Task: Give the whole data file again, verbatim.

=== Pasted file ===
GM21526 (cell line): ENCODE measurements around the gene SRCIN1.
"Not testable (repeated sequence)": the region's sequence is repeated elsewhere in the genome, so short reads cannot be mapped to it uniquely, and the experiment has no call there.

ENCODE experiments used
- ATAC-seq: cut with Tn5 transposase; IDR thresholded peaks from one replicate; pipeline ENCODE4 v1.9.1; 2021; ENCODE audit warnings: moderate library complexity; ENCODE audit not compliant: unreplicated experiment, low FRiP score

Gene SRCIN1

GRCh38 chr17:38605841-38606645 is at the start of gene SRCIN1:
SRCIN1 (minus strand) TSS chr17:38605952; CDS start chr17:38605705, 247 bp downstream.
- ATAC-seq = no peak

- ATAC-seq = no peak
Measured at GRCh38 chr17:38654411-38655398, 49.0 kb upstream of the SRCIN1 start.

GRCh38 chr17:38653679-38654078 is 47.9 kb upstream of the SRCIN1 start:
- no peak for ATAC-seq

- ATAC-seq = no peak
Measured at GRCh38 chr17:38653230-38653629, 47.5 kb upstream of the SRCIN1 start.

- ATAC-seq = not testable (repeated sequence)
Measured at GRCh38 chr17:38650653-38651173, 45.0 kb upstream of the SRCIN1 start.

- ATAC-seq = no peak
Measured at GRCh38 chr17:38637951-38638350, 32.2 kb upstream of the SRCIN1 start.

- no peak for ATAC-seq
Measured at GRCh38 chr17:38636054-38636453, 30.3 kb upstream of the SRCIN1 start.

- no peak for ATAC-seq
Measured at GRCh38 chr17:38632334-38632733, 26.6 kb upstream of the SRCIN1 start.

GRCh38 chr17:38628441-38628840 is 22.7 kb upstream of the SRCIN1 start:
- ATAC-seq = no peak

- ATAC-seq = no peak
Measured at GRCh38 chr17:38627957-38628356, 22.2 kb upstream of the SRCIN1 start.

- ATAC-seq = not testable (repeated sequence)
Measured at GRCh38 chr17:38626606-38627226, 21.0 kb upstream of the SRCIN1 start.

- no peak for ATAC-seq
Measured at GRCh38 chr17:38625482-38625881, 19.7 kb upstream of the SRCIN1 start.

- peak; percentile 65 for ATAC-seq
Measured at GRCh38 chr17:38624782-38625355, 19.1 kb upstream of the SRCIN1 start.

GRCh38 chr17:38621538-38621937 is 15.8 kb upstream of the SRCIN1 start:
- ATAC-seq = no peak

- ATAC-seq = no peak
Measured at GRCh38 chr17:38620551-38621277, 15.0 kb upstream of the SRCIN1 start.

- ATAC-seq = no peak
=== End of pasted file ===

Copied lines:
GM21526 (cell line): ENCODE measurements around the gene SRCIN1.
"Not testable (repeated sequence)": the region's sequence is repeated elsewhere in the genome, so short reads cannot be mapped to it uniquely, and the experiment has no call there.

ENCODE experiments used
- ATAC-seq: cut with Tn5 transposase; IDR thresholded peaks from one replicate; pipeline ENCODE4 v1.9.1; 2021; ENCODE audit warnings: moderate library complexity; ENCODE audit not compliant: unreplicated experiment, low FRiP score

Gene SRCIN1

GRCh38 chr17:38605841-38606645 is at the start of gene SRCIN1:
SRCIN1 (minus strand) TSS chr17:38605952; CDS start chr17:38605705, 247 bp downstream.
- ATAC-seq = no peak

- ATAC-seq = no peak
Measured at GRCh38 chr17:38654411-38655398, 49.0 kb upstream of the SRCIN1 start.

GRCh38 chr17:38653679-38654078 is 47.9 kb upstream of the SRCIN1 start:
- no peak for ATAC-seq

- ATAC-seq = no peak
Measured at GRCh38 chr17:38653230-38653629, 47.5 kb upstream of the SRCIN1 start.

- ATAC-seq = not testable (repeated sequence)
Measured at GRCh38 chr17:38650653-38651173, 45.0 kb upstream of the SRCIN1 start.

- ATAC-seq = no peak
Measured at GRCh38 chr17:38637951-38638350, 32.2 kb upstream of the SRCIN1 start.

- no peak for ATAC-seq
Measured at GRCh38 chr17:38636054-38636453, 30.3 kb upstream of the SRCIN1 start.

- no peak for ATAC-seq
Measured at GRCh38 chr17:38632334-38632733, 26.6 kb upstream of the SRCIN1 start.

GRCh38 chr17:38628441-38628840 is 22.7 kb upstream of the SRCIN1 start:
- ATAC-seq = no peak

- ATAC-seq = no peak
Measured at GRCh38 chr17:38627957-38628356, 22.2 kb upstream of the SRCIN1 start.

- ATAC-seq = not testable (repeated sequence)
Measured at GRCh38 chr17:38626606-38627226, 21.0 kb upstream of the SRCIN1 start.

- no peak for ATAC-seq
Measured at GRCh38 chr17:38625482-38625881, 19.7 kb upstream of the SRCIN1 start.

- peak; percentile 65 for ATAC-seq
Measured at GRCh38 chr17:38624782-38625355, 19.1 kb upstream of the SRCIN1 start.

GRCh38 chr17:38621538-38621937 is 15.8 kb upstream of the SRCIN1 start:
- ATAC-seq = no peak

- ATAC-seq = no peak
Measured at GRCh38 chr17:38620551-38621277, 15.0 kb upstream of the SRCIN1 start.

- ATAC-seq = no peak